May 2nd, 2014

MSNBC commentater Krystal Ball discourses on the plot and significance of Orwell’s Animal Farm

No, her name’s not a joke.

And yes, this quote of Ball’s would be funny if it weren’t so sad and so scary that this women hosts a show at MSNBC:

For his trouble, Piketty has predictably gotten the full Cold War treatment. The National Review calls his book “soft Marxism” and Lord only knows what they’re saying over at less responsible outlets or the comments section. Even the august and ostensibly economically literate Wall Street Journal tells him to read “Animal Farm.”

Animal Farm,” hmmm — isn’t that Orwell’s political parable of farm animals where a bunch of pigs hog up all the economic resources, tell the other animals they need all the food because they’re the makers and then scare up the prospect of a phony bogeyman every time their greed is challenged? Sounds familiar. Hey conservatives — it’s time to stop the childish Cold War name calling and deal with facts. Either that or be relegated to the kids’ and the crazy uncle table at holiday dinners.

Well actually, Krystal, it’s Orwell’s parable of the evils of Communism, which was no phony bogeyman. But hey, the Cold War is so 20th century, isn’t it? As was Orwell.

Is Ball a knave or a fool? I don’t think you can go wrong with the answer “both.”

She also reminds me of the following passage from “Fiddler On the Roof.” In the play it’s played for comedy, and it really is a funny scene. But what it’s mocking isn’t so very funny at all, because the character “Perchik” is a young leftist revolutionary who has ingratiated himself into Tevye’s household and is employed by Tevye to teach his daughters their Bible lessons. In this little speech Perchik manages to re-interpret the story of Jacob in the light of his political slant and thereby give Tevye’s youngest girls a little leftist indoctrination:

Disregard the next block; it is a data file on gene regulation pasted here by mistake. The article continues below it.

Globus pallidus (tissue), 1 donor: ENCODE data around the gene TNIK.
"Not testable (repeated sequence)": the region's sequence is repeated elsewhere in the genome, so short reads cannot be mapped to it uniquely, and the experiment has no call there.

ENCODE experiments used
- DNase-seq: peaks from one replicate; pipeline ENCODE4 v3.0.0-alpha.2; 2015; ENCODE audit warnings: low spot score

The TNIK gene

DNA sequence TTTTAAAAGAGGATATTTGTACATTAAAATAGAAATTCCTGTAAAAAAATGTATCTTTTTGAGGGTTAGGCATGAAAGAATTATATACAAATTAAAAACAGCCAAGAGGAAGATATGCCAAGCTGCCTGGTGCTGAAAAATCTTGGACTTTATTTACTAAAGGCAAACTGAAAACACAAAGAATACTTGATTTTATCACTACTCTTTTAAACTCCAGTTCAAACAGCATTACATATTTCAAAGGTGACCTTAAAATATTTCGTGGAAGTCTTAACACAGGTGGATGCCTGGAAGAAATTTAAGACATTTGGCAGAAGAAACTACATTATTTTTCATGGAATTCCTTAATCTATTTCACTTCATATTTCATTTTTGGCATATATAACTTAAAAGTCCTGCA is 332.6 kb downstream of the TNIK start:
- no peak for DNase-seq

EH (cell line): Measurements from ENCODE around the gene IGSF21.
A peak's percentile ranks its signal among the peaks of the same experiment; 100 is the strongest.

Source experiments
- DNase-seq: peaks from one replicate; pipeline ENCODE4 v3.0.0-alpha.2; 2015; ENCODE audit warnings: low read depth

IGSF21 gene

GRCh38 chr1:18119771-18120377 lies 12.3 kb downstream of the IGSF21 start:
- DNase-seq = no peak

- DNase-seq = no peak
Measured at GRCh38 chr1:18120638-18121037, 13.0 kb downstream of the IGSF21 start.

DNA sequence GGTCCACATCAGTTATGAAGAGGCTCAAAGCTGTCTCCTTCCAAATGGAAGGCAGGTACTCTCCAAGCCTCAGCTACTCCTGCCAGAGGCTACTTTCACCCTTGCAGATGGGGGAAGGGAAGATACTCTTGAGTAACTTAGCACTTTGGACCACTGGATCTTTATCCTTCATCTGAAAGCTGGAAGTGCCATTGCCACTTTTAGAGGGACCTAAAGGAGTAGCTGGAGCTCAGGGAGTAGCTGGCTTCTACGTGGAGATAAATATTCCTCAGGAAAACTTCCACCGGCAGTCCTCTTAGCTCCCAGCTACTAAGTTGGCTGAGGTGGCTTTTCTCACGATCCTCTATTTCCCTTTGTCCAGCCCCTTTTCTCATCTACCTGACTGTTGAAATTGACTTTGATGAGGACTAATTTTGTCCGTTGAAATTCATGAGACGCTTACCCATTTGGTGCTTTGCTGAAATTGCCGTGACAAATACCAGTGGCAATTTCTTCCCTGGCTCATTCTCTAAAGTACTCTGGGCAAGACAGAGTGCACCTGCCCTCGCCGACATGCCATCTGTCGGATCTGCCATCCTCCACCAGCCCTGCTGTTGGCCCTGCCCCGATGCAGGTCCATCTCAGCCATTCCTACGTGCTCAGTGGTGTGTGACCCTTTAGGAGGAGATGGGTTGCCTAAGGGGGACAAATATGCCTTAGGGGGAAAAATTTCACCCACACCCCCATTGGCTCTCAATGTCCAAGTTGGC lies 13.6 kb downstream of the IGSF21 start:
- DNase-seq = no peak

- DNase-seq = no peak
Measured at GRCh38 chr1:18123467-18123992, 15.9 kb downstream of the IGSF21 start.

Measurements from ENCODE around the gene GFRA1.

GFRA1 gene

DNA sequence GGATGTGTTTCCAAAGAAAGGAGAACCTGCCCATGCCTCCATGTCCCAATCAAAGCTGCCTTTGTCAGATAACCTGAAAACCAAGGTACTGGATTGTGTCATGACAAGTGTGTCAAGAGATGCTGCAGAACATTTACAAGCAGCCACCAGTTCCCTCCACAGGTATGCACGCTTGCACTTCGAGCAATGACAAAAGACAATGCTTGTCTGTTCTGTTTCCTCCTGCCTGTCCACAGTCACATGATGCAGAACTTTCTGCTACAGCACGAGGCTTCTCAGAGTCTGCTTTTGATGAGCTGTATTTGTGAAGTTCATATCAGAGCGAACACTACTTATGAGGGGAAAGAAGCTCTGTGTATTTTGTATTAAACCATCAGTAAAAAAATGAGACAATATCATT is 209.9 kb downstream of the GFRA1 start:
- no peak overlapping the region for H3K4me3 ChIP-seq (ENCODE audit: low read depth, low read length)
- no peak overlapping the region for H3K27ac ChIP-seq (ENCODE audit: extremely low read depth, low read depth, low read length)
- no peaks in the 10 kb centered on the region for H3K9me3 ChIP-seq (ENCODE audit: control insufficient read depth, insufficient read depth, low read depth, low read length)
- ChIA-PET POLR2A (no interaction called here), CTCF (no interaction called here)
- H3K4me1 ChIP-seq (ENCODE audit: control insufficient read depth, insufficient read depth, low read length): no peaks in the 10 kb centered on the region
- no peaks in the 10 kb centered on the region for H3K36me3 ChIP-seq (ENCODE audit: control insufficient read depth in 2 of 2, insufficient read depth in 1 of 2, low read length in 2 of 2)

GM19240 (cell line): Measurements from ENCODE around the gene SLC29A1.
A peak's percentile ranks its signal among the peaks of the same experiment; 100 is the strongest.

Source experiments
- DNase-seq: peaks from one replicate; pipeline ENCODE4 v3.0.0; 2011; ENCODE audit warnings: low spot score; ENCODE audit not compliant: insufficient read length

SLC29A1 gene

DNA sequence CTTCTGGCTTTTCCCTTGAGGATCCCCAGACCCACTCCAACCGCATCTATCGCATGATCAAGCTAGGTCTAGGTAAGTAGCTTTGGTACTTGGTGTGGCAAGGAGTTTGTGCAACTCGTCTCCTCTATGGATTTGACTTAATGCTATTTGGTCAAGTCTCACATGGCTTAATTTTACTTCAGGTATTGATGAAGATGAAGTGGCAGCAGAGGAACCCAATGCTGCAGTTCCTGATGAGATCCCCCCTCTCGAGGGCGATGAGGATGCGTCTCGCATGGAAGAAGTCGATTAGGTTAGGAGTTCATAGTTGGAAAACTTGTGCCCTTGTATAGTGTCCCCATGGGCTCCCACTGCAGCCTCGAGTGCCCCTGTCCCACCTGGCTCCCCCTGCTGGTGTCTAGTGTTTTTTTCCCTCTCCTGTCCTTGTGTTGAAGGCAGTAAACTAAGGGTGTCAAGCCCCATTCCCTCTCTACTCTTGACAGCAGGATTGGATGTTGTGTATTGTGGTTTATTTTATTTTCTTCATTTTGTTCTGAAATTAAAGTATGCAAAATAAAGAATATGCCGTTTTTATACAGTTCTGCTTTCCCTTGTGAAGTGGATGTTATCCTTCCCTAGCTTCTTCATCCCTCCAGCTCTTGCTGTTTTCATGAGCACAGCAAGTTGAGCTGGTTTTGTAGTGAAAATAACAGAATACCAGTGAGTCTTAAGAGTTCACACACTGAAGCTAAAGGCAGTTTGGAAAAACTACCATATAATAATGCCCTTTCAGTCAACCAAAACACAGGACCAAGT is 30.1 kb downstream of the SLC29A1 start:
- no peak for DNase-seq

After Jacob had worked for Laban for seven years, do you know what happened? Laban fooled him and gave him his ugly daughter Leah. So to marry Rachel, Jacob was forced to work another seven years.

So, you see, children, the Bible clearly teaches us: you can never trust an employer.

One of Tevye’s oldest daughters, Hodel, overhears Perchik. Hodel’s got his number—although she of course ends up falling in love with him—and asks him sarcastically, “And that is what the Bible teaches us?”

Perchik’s reply: “That is the lesson of the story of Jacob… if you interpret it correctly.”

Indeed. It’s all in the interpretation.

19 Responses to “MSNBC commentater Krystal Ball discourses on the plot and significance of Orwell’s Animal Farm

  1. carl in atlanta Says:

    Not surprising at all because George Orwell also gave them this template in 1984:


  2. Matt_SE Says:

    Orwell himself wouldn’t be surprised at the “repurposing” of his work. He wrote of his firsthand knowledge of leftist perfidy during the Spanish Civil War, in which he fought.

  3. Bilwick Says:

    And remember that Ms. Ball and her ideological gang are supposed to be both smarter and just plain better than the rest of us.

  4. Ann Says:

    Krystal may be cynically twisting the meaning of Animal Farm. Or she may simply be the product of a bad education who learned her lessons well. After all, most English departments have been filled with the notions of deconstruction, structuralism, and post-structuralism for a very long time now. Which means that she learned that a text can mean whatever you want it to mean. Or that its meaning doesn’t matter, only what signs and symbols it carries. Or that it’s impossible for us to even know what a text means.

  5. neo-neocon Says:


    Yes, indeed. She was probably taught by the modern-day equivalent of Perchik.

  6. Nick Says: